Mother’s fear for disabled son, 14

Oliver Holbrooke with his sister Verity and his parents Tony and Lorraine Easterbrook

Oliver Holbrooke with his sister Verity and his parents Tony and Lorraine Easterbrook

First published in News by

A SEVERELY disabled teenage boy is at risk of serious injury without alterations being done to his bedroom, says his worried mother.

Oliver Holbrooke, 14, who lives in Martin near Fordingbridge with his mother Lorraine Easterbrook, stepfather Tony and two-year-old sister Verity, has a genetic disorder that means he cannot communicate, has the mental age of a two-year-old and is prone to banging his head against walls and furniture.

His parents are eligible for a grant to have the walls of his room padded to prevent Oliver doing serious harm to himself during the night, but say red tape means they have been waiting for months for New Forest District Council to arrange for the work to be done.

Mrs Easterbrook said: “I don’t ask for much but the walls in his room are crumbling. I had to take him to A&E recently with a suspected displaced jaw and fractured nose. It turned out it was severe bruising, but does he need to have a serious injury before they do something?”

Oliver goes to Exeter House School in Salisbury during the day and his mother cares for him at home the rest of the time while her husband works as the manager of a pig unit.

Oliver’s condition means he doesn’t sleep very much and may get out of his bed in the night and harm himself before his parents can get to him.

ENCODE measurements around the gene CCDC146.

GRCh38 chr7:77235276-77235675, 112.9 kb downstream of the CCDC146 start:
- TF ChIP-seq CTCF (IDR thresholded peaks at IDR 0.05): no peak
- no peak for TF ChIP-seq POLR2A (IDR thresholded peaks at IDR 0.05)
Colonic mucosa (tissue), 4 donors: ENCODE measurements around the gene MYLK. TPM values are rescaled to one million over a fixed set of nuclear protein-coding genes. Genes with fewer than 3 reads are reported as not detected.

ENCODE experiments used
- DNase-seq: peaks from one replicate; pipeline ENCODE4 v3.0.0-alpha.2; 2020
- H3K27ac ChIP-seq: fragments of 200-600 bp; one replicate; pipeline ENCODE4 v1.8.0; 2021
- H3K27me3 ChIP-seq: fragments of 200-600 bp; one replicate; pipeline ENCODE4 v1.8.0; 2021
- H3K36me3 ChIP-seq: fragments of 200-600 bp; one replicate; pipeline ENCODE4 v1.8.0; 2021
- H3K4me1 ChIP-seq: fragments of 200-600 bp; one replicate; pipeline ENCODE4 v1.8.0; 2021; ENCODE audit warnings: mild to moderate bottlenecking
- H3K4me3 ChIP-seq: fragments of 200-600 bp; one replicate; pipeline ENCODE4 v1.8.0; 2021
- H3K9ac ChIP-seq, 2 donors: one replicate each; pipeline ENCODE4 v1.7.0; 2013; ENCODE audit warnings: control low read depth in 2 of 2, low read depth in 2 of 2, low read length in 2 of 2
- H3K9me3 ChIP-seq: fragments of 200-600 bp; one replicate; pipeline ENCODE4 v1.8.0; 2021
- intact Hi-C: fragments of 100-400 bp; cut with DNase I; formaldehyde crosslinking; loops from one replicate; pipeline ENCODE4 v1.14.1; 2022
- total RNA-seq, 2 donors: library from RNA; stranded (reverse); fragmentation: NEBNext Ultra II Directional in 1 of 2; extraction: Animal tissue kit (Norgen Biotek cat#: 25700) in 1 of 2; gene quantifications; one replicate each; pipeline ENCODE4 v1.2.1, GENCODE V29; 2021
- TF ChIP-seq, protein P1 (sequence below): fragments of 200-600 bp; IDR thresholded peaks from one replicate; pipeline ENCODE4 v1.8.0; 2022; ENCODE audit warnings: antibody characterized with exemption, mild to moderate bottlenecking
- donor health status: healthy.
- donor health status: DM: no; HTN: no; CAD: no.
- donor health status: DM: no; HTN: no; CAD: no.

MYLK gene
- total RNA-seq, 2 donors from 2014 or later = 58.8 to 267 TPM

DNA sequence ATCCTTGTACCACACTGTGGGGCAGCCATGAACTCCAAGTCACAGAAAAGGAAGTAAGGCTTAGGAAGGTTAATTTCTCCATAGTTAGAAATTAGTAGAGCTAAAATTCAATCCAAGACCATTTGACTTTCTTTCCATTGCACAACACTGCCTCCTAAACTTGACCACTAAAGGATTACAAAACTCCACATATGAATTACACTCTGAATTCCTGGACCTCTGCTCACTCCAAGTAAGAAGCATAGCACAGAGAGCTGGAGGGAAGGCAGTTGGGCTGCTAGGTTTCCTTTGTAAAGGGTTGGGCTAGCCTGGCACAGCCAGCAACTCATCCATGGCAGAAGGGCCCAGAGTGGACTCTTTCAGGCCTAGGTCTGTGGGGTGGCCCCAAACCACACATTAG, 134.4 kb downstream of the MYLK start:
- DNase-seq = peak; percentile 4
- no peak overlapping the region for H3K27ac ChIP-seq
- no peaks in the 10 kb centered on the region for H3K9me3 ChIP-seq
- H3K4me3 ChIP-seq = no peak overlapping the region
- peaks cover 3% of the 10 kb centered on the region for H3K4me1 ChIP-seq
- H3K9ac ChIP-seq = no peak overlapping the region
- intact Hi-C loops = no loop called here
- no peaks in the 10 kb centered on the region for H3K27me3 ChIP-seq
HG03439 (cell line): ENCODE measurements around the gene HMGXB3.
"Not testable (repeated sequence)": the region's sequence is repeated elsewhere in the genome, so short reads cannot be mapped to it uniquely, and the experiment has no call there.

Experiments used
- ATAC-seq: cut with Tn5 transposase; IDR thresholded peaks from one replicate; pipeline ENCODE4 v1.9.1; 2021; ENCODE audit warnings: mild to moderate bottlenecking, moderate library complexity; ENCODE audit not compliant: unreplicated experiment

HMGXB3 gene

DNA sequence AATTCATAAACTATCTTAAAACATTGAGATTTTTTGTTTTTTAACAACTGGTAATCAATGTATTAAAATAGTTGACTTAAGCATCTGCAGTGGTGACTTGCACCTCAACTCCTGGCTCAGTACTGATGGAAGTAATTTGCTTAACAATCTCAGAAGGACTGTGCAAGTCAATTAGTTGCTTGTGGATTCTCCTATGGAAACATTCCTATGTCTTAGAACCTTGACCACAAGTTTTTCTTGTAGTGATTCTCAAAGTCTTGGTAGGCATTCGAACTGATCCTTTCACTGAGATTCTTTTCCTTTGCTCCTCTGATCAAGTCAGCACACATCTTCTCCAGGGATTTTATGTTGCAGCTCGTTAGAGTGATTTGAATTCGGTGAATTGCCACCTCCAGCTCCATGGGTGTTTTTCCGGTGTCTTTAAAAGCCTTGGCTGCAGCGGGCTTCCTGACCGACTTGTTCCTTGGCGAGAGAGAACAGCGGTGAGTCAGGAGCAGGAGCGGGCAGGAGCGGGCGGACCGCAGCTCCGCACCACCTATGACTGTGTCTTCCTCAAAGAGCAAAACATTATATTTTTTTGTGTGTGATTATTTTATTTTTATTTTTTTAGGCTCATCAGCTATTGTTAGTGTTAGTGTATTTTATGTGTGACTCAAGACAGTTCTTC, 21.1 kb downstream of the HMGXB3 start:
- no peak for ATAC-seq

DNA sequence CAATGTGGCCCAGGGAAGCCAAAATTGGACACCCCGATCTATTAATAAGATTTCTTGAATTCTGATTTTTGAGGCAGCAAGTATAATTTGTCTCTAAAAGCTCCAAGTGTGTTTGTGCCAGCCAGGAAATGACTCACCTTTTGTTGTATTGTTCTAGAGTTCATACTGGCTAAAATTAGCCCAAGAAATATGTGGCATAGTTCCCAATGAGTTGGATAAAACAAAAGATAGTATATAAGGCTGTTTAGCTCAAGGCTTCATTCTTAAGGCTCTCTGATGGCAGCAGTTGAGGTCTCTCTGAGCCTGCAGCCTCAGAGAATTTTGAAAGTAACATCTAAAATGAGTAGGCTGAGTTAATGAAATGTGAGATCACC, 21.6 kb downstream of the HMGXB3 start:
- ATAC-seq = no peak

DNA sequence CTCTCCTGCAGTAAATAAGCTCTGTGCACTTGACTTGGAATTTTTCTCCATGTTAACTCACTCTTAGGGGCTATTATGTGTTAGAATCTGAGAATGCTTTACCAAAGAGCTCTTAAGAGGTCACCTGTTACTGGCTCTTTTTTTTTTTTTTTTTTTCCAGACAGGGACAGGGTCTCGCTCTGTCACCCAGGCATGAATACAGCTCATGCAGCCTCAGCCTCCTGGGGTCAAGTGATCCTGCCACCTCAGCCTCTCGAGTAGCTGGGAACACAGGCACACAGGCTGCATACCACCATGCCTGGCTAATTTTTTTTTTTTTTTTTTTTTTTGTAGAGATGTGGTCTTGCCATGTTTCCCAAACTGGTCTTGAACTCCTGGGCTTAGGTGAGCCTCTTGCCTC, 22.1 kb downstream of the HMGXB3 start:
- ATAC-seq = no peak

Mrs Easterbrook contacted the council for help after Oliver broke a window during the night in October and cut himself.

“I came in to get him up for school in the morning and there was blood everywhere,” she said. “It was only a little cut but it could have been an artery for all I knew. I was terrified.”

The council put in shutters on Oliver’s window and agreed to fund padding for his room but the work still hasn’t been done six months later.

“It is partly my fault,” said Mrs Easterbrook. “I disagreed with some things they wanted to do because they wanted to put vinyl down and I wanted him to have his carpet so he had some home comforts but I really just want them to get on and do it.

“I don’t ask for much for Oliver and I have fought for everything he has. How much has a child got to hurt himself before they get a move on?”

An NFDC spokesman said: “Since 2009, the number of requests for disabled facilities grants has risen every year while we have reduced the waiting list to obtain adaptations from 161 five years ago to zero.

“We have also reduced the average waiting time of 320 days to under 12 weeks from the time someone is referred to us.

“To ensure any adaptations meet the needs of the client we rely on information from them and their occupational therapist when a referral is made to us.

“In this case, there has been a delay in progress while the occupational therapist, client and grant officer have sought to agree on the adaptations required. As the adaptation is of a more complex nature, it is also taking a little longer than we would hope to receive the schedule from the contractors but we hope to get the works completed as soon as possible.”

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